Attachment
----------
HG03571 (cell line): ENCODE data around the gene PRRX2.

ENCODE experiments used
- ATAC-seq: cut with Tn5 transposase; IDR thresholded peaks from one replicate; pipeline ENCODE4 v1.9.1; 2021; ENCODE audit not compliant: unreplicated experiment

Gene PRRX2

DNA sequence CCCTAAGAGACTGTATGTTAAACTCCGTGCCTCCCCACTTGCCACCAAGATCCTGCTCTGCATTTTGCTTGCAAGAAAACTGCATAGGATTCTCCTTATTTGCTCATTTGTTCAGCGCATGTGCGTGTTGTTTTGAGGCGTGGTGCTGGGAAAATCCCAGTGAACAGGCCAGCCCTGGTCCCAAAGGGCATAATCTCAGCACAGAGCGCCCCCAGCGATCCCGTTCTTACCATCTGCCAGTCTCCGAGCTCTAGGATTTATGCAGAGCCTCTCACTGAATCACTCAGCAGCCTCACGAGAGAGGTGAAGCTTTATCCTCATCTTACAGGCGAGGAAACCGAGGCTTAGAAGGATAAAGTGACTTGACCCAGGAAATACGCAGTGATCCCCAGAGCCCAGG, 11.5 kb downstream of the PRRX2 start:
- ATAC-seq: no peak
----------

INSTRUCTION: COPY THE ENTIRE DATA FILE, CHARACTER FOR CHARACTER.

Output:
HG03571 (cell line): ENCODE data around the gene PRRX2.

ENCODE experiments used
- ATAC-seq: cut with Tn5 transposase; IDR thresholded peaks from one replicate; pipeline ENCODE4 v1.9.1; 2021; ENCODE audit not compliant: unreplicated experiment

Gene PRRX2

DNA sequence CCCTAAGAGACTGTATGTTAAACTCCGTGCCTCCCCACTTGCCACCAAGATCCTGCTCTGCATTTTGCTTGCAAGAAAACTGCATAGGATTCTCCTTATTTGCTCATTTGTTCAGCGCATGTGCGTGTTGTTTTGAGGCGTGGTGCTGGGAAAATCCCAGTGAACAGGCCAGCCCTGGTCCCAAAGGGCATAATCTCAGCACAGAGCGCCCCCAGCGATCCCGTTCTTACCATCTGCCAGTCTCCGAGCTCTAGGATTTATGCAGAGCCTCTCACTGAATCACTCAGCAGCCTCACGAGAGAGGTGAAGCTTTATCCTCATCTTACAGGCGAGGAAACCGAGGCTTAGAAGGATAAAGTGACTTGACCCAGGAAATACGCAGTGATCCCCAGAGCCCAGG, 11.5 kb downstream of the PRRX2 start:
- ATAC-seq: no peak